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July 1, 2014

New Client Menu to Showcase Plant-Based Meals, Enhanced Breakfast Options and Whole Grains

Good nutrition is critical in helping clients feel better, manage their illness and cope with the side effects from harsh treatments and medications. We stress variety and flavor in every meal because appetites tend to be suppressed by illness, and even the best food is only good when eaten.

One way we add variety is by changing up our menu. Our Freshly-Prepared Meals Program follows a 6-week menu cycle—each cycle extends over a six-month period and menu items are only repeated four to five times.

We recently launched our new menu which is dishing up more plant-based meals, enhanced breakfast options and whole grains.


Plant-Based Meals

We are constantly working to offer more fresh fruits and vegetables to clients. Focusing on inclusion of deeply colored fruits, vegetables and whole grains ensures a nutrient-dense diet protective against heart disease, cancer and diabetes. On this new menu, we offer fresh spinach salads, baked vegetables with soy pasta, butternut squash ravioli and chickpea pesto with tomatoes and mushrooms—just to name a few. For our clients, these plant-based meals allow for better support of their immune systems, and give the ability to fight off infections by providing adequate amounts of necessary vitamins and minerals.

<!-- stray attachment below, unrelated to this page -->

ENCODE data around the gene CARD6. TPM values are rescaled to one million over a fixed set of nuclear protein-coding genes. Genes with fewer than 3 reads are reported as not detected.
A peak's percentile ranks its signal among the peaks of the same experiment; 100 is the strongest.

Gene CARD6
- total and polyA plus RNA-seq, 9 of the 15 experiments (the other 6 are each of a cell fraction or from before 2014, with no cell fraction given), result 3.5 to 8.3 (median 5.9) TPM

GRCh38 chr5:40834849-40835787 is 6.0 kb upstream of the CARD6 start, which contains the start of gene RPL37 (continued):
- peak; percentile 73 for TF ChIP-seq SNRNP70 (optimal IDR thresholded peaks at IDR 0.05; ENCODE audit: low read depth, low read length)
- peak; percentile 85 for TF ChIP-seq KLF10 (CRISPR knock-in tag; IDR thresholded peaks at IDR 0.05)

Enhanced Breakfast Options

We are starting the day out right by providing breakfast items that are denser in vitamins and minerals and more nutritionally balanced. Our clients will start seeing more protein items like dairy, eggs and peanut butter. A robust breakfast helps with focus throughout the day, improving overall energy levels, as well as maintaining a healthy weight.

Whole and Ancient Grains

Whole and ancient grains are taking the spotlight during lunch in this menu cycle. Whole grains are protective against cardiovascular disease, diabetes and promote overall gut health. The ancient grains we offer on the menu, such as wheatberries or quinoa, provide additional value by adding protein to the meal. Because whole grains are high in fiber, these enable our clients to keep their cholesterol levels in check. For example, many HIV/AIDS medications can cause dyslipidemia or imbalanced blood fats. Routine fiber consumption prevents digestion of all fats thereby improving cholesterol and overall lipid levels.


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